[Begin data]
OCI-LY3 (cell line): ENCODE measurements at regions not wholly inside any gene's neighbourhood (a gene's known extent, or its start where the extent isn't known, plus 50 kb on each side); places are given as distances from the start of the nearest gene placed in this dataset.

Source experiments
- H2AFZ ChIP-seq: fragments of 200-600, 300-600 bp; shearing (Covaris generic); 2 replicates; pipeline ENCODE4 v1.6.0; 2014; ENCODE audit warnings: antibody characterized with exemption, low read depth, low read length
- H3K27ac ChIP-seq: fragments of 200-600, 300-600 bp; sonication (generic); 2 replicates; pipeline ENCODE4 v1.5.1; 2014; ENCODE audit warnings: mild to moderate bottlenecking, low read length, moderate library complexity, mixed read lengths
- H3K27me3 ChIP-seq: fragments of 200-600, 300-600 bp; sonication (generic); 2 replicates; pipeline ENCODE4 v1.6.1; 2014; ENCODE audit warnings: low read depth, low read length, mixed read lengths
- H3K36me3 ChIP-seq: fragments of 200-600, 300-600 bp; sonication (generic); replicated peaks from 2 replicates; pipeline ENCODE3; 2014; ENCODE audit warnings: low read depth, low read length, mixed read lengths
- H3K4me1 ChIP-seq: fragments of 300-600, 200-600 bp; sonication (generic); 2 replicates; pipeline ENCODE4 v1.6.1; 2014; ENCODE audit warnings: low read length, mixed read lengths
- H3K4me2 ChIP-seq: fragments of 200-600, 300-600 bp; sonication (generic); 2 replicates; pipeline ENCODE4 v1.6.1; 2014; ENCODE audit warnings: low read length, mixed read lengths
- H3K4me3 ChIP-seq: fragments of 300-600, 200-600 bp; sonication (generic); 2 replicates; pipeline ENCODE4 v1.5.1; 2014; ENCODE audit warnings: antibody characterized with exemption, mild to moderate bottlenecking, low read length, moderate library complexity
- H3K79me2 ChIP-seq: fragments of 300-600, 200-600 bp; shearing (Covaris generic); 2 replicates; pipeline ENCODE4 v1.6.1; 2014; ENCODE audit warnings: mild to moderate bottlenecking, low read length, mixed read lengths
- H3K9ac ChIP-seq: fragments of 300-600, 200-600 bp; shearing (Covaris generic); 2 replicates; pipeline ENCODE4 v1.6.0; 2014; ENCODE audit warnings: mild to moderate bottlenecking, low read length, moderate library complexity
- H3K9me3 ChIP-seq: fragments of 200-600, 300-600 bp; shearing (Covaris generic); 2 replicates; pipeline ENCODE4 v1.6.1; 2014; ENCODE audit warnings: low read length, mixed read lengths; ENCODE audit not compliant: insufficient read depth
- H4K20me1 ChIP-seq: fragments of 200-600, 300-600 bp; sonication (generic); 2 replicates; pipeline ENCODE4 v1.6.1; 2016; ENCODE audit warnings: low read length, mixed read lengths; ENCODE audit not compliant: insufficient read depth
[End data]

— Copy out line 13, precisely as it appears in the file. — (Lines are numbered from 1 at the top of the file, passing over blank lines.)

- H4K20me1 ChIP-seq: fragments of 200-600, 300-600 bp; sonication (generic); 2 replicates; pipeline ENCODE4 v1.6.1; 2016; ENCODE audit warnings: low read length, mixed read lengths; ENCODE audit not compliant: insufficient read depth